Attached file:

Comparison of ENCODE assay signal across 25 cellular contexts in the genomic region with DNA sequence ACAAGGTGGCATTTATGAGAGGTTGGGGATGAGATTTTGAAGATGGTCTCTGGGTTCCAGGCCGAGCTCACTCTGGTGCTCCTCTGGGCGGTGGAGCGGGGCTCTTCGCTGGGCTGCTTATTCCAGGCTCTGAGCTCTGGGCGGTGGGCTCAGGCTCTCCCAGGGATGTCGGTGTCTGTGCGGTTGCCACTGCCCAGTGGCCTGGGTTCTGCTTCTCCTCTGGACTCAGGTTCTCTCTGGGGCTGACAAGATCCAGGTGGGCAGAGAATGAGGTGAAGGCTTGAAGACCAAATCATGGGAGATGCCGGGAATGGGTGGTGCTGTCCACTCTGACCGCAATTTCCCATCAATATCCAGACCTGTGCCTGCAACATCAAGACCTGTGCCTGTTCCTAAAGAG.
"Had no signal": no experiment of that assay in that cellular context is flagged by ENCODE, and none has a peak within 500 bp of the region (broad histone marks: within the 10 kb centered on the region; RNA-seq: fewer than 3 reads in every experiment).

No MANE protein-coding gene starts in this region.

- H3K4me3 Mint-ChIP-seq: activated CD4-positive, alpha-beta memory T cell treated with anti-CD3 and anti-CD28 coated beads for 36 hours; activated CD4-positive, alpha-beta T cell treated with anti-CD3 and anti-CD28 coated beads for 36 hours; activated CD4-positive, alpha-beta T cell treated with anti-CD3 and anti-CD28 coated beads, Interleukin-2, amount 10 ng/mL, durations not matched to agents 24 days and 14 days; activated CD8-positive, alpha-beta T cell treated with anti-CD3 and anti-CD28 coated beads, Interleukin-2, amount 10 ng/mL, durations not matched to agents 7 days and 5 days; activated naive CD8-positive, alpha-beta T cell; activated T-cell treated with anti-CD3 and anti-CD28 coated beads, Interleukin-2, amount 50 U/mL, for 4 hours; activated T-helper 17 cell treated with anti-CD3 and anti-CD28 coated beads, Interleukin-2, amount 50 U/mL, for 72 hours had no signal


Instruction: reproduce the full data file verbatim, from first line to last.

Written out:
Comparison of ENCODE assay signal across 25 cellular contexts in the genomic region with DNA sequence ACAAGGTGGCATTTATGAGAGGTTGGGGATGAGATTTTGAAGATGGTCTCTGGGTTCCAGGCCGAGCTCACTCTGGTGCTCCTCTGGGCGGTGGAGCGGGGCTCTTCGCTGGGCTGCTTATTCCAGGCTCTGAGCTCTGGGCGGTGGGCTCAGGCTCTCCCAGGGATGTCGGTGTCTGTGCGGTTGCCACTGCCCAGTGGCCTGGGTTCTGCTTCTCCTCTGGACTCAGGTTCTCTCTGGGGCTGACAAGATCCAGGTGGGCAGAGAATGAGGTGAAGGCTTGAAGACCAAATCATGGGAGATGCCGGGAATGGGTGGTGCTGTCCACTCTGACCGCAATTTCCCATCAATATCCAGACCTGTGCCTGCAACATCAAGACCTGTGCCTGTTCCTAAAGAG.
"Had no signal": no experiment of that assay in that cellular context is flagged by ENCODE, and none has a peak within 500 bp of the region (broad histone marks: within the 10 kb centered on the region; RNA-seq: fewer than 3 reads in every experiment).

No MANE protein-coding gene starts in this region.

- H3K4me3 Mint-ChIP-seq: activated CD4-positive, alpha-beta memory T cell treated with anti-CD3 and anti-CD28 coated beads for 36 hours; activated CD4-positive, alpha-beta T cell treated with anti-CD3 and anti-CD28 coated beads for 36 hours; activated CD4-positive, alpha-beta T cell treated with anti-CD3 and anti-CD28 coated beads, Interleukin-2, amount 10 ng/mL, durations not matched to agents 24 days and 14 days; activated CD8-positive, alpha-beta T cell treated with anti-CD3 and anti-CD28 coated beads, Interleukin-2, amount 10 ng/mL, durations not matched to agents 7 days and 5 days; activated naive CD8-positive, alpha-beta T cell; activated T-cell treated with anti-CD3 and anti-CD28 coated beads, Interleukin-2, amount 50 U/mL, for 4 hours; activated T-helper 17 cell treated with anti-CD3 and anti-CD28 coated beads, Interleukin-2, amount 50 U/mL, for 72 hours had no signal